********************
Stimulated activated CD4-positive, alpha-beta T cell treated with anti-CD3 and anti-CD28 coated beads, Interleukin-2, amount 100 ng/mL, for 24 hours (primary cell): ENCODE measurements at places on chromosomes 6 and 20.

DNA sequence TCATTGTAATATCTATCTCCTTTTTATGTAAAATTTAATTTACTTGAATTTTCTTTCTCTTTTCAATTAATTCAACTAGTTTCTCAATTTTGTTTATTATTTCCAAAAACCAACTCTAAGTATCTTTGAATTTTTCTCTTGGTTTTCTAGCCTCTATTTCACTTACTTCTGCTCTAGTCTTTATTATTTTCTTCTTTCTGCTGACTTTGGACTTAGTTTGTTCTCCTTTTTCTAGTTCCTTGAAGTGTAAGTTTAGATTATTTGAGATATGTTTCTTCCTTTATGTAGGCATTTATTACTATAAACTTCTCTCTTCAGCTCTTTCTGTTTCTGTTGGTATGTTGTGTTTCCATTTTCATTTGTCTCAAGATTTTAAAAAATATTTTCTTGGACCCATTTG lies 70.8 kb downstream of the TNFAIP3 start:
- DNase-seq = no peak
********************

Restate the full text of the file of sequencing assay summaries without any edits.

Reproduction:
Stimulated activated CD4-positive, alpha-beta T cell treated with anti-CD3 and anti-CD28 coated beads, Interleukin-2, amount 100 ng/mL, for 24 hours (primary cell): ENCODE measurements at places on chromosomes 6 and 20.

DNA sequence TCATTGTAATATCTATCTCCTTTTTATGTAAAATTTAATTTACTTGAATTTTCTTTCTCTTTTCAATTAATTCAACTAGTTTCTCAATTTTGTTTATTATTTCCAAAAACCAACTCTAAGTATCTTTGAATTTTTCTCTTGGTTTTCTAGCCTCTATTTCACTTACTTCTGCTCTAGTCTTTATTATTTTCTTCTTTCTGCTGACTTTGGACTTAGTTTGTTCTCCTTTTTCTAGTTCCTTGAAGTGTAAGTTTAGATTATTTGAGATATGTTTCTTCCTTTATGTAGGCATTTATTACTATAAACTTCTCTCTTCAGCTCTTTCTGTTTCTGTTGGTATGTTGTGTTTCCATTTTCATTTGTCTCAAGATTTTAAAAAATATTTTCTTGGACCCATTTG lies 70.8 kb downstream of the TNFAIP3 start:
- DNase-seq = no peak